# 5 Best Ways to Check if Two Lists of Tuples Are Identical in Python

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π‘ Problem Formulation: In Python, verifying if two lists of tuples are identical involves comparing each corresponding tuple from both lists for equality. This means they must contain the same elements, in the same order, and with the same types. For example, the lists `[(1, 2), (3, 4)]` and `[(1, 2), (3, 4)]` are identical, which is the desired output of the methods discussed.

## Method 1: Using the Equality Operator

The equality operator `==` is the most straightforward way to determine if two lists of tuples are identical. It compares the corresponding elements and the structure of both lists and evaluates to True only if both are completely equal.

Here’s an example:

```list1 = [(1, 2), (3, 4)]
list2 = [(1, 2), (3, 4)]
print(list1 == list2)```

Output:

`True`

This code snippet directly compares two lists using the equality operator. It prints `True` if every corresponding tuple in both lists is equal, and `False` otherwise.

## Method 2: Using a for Loop

A for loop can be used to iterate through each tuple of the lists and compare them individually. This method is useful if you need to perform additional operations during the comparison or make a more complex evaluation.

Here’s an example:

```list1 = [('apple', 'banana'), ('cherry', 'date')]
list2 = [('apple', 'banana'), ('cherry', 'date')]
identical = True
for tup1, tup2 in zip(list1, list2):
if tup1 != tup2:
identical = False
break
print(identical)```

Output:

`True`

This code uses a for loop to iterate over the zipped tuples of both lists and checks if they are not equal. If they are not, it sets `identical` to `False` and breaks the loop.

## Method 3: Using the all() Function

The `all()` function in conjunction with a generator expression provides an efficient, Pythonic way to determine if all corresponding tuples in both lists are equal. It returns True if all items in an iterable are true.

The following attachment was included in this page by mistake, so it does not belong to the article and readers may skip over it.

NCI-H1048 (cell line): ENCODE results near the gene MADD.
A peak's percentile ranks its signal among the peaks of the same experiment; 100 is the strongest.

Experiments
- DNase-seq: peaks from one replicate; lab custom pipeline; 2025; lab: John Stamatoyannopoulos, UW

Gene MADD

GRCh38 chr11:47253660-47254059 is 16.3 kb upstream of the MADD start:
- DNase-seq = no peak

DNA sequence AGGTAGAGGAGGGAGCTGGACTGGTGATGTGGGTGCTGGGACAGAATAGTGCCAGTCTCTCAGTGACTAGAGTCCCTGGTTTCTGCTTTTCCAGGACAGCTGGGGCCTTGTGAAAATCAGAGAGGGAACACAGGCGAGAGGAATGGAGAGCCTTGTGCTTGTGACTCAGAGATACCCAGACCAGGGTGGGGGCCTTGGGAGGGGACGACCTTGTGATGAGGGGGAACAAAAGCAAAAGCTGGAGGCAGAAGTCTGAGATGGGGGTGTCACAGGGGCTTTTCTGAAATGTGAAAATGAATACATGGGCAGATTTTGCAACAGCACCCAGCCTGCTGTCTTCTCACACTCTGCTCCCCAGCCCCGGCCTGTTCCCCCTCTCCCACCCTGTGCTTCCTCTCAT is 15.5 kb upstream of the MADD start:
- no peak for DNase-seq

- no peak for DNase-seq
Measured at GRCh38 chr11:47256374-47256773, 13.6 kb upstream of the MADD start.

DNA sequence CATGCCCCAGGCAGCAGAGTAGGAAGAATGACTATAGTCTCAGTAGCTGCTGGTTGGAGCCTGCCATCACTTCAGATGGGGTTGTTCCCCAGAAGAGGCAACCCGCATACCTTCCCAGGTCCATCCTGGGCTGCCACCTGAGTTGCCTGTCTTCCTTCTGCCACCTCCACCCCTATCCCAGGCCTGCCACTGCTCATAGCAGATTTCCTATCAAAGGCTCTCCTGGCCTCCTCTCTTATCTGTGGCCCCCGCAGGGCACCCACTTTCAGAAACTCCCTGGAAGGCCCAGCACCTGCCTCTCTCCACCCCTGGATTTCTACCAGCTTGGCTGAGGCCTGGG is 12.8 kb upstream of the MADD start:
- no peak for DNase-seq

Here’s an example:

```list1 = [(5, 6), (7, 8)]
list2 = [(5, 6), (7, 8)]
print(all(tup1 == tup2 for tup1, tup2 in zip(list1, list2)))```

Output:

`True`

The code example uses `all()` to verify that every comparison of tuples in the zipped list is True. It is a compact and efficient method to check for equality of two lists.

## Method 4: Comparing Sorted Lists

If the order of the tuples within the lists is not important, but their content is, you can compare sorted versions of the lists. This method makes use of the `sorted()` function, which sorts each list prior to comparison.

Here’s an example:

```list1 = [(2, 3), (1, 2)]
list2 = [(1, 2), (2, 3)]
print(sorted(list1) == sorted(list2))```

Output:

`True`

The provided code snippet sorts both lists of tuples and then compares them using the equality operator. This ensures that the order of the tuples within the lists does not affect the equality check.

## Bonus One-Liner Method 5: Using Comparison with map()

The `map()` function can be combined with the `==` operator to produce a one-liner that checks if two lists of tuples are identical. It applies the comparison operator to each pair of corresponding tuple elements.

Here’s an example:

```list1 = [(9, 10), (11, 12)]
list2 = [(9, 10), (11, 12)]
print(all(map(lambda tup: tup[0] == tup[1], zip(list1, list2))))```

Output:

`True`

This one-liner uses `map()` to apply a lambda function that compares tuples from both lists. It is a concise way to perform the check, leveraging a functional programming style.

## Summary/Discussion

• Method 1: Equality Operator. Simple and straightforward. Works best when the lists are expected to be of the same length and order.
• Method 2: For Loop. More verbose but allows additional logic during iteration. Can be less efficient if lists are large.
• Method 3: all() Function. Concise and Pythonic. Use when you want a one-liner that is easy to read and understand.
• Method 4: Comparing Sorted Lists. Useful when order within the list does not matter. Involves additional overhead of sorting.
• Bonus Method 5: Comparison with map(). Compact and functional. May be less intuitive for those not familiar with functional programming concepts.